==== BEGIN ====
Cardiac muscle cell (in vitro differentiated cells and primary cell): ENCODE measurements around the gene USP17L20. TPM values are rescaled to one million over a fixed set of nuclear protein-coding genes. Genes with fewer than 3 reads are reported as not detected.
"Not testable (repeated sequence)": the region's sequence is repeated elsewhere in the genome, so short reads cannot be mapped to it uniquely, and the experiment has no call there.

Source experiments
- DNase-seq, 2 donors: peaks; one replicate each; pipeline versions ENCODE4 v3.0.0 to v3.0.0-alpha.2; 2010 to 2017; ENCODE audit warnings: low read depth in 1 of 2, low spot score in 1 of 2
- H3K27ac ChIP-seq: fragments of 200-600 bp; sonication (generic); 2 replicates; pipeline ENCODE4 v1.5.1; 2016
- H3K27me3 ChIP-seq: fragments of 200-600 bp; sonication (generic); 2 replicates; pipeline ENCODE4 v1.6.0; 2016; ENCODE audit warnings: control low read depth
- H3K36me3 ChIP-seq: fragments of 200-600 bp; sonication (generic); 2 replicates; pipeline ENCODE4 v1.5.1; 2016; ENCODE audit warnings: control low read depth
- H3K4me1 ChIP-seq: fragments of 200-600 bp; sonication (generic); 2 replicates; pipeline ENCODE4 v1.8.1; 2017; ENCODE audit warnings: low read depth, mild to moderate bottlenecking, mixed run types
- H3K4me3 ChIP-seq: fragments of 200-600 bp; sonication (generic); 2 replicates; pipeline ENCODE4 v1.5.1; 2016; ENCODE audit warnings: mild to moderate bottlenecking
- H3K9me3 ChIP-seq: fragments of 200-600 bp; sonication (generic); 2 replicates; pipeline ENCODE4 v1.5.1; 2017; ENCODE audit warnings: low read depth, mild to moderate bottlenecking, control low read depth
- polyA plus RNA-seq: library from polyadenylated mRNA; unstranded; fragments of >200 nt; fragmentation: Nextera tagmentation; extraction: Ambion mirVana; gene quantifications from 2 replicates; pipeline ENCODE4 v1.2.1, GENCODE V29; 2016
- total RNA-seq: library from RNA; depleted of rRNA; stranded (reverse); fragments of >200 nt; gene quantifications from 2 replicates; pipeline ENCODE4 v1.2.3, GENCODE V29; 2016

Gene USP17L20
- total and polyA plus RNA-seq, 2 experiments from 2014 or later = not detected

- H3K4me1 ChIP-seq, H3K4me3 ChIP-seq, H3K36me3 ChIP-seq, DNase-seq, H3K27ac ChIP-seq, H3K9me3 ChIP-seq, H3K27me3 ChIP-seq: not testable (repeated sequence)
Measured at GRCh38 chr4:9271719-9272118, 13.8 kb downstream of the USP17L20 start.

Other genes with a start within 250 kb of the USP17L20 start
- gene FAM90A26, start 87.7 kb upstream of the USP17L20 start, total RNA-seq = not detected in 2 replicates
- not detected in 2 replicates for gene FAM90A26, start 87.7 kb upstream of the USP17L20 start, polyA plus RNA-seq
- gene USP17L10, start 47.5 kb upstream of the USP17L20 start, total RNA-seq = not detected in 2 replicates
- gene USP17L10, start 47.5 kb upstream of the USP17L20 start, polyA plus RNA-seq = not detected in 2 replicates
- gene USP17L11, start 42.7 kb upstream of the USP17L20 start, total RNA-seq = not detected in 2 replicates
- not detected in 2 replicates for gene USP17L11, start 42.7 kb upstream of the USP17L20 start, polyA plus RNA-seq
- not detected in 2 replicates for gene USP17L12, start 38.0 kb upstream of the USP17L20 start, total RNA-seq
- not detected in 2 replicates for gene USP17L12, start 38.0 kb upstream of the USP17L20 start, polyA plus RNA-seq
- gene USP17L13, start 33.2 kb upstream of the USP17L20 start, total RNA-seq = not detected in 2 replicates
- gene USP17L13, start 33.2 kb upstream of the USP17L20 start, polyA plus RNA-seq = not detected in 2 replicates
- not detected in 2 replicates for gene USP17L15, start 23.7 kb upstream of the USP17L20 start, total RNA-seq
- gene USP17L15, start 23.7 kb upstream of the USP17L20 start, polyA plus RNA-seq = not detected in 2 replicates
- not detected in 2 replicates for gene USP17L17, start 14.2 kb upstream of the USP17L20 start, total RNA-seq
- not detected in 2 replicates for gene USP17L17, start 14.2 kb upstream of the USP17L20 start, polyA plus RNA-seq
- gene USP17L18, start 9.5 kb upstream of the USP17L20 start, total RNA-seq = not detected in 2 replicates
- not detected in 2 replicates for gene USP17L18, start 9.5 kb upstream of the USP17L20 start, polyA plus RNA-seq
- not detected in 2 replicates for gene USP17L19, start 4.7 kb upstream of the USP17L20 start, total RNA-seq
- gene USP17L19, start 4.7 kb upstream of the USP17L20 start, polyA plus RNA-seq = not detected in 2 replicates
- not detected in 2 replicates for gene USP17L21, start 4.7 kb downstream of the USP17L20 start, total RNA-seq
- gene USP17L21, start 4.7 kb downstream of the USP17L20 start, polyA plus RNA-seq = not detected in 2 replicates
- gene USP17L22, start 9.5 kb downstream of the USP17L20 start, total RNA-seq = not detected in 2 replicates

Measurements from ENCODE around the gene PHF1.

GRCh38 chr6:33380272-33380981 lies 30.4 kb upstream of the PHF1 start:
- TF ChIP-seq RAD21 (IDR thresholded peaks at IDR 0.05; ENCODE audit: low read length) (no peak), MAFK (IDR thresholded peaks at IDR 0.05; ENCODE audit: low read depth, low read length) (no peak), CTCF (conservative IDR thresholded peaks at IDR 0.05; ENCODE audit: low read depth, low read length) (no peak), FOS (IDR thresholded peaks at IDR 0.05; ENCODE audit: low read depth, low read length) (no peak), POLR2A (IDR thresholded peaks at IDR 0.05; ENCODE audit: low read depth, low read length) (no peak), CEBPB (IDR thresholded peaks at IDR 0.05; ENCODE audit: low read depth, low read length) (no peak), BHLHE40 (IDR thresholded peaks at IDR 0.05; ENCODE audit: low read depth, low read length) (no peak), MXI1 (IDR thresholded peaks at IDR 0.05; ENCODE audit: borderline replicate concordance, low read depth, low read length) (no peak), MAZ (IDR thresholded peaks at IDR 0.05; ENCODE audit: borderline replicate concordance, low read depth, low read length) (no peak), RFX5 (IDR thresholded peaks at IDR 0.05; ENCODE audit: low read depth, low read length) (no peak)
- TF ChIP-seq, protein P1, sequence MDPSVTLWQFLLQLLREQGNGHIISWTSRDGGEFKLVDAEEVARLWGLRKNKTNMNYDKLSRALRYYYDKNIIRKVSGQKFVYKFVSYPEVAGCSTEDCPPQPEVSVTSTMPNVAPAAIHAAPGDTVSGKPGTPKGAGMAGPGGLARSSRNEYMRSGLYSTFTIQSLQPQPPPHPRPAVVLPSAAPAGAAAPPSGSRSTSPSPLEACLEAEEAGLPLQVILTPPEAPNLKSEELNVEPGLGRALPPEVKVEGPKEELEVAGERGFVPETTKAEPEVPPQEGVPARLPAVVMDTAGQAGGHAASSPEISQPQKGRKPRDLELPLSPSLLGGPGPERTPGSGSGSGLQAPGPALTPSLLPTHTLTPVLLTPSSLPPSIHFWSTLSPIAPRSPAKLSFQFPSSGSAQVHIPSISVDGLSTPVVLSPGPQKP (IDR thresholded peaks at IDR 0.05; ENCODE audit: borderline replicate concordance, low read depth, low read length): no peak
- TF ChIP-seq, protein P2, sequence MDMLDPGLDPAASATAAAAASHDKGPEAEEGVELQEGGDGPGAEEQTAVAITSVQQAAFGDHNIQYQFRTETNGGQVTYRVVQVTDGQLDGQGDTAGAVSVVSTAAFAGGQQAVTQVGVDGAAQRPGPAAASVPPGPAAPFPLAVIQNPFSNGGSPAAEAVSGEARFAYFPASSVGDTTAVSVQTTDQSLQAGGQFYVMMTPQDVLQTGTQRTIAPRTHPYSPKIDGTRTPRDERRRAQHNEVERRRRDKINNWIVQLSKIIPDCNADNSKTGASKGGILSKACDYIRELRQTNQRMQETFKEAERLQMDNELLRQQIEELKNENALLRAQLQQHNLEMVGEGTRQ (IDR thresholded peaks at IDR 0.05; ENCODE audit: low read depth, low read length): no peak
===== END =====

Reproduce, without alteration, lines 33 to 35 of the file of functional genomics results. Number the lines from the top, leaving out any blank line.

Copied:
- not detected in 2 replicates for gene USP17L18, start 9.5 kb upstream of the USP17L20 start, polyA plus RNA-seq
- not detected in 2 replicates for gene USP17L19, start 4.7 kb upstream of the USP17L20 start, total RNA-seq
- gene USP17L19, start 4.7 kb upstream of the USP17L20 start, polyA plus RNA-seq = not detected in 2 replicates